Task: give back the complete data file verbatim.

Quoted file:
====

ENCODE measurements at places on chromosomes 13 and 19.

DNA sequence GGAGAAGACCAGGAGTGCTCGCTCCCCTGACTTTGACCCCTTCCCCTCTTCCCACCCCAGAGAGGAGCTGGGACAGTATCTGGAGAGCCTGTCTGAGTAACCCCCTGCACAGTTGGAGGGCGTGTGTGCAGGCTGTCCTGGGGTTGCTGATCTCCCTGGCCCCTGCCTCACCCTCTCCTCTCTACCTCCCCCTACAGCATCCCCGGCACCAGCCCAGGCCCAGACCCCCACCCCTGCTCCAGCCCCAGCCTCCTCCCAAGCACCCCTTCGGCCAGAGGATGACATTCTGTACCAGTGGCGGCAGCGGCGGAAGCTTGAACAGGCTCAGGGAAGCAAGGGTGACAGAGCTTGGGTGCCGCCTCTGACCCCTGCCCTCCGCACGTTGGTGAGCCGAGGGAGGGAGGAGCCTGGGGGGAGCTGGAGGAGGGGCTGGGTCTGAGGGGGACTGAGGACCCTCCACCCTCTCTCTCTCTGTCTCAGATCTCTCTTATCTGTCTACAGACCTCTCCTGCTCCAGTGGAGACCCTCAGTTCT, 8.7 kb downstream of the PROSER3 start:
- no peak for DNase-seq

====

ENCODE measurements at places on chromosomes 13 and 19.

DNA sequence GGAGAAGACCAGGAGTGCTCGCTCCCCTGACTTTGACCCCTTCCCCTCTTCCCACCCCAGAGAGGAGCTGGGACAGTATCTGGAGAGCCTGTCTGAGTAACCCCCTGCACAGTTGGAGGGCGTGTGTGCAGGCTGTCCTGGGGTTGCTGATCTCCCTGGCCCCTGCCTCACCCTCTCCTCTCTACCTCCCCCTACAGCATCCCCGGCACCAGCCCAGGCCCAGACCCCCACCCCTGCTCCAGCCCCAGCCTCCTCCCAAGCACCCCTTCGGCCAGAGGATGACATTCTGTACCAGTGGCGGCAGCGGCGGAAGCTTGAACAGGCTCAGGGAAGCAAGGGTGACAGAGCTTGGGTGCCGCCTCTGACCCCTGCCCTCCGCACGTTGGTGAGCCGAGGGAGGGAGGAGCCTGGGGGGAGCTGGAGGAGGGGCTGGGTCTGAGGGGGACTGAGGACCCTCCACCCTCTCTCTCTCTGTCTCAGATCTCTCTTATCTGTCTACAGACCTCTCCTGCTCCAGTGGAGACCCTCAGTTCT, 8.7 kb downstream of the PROSER3 start:
- no peak for DNase-seq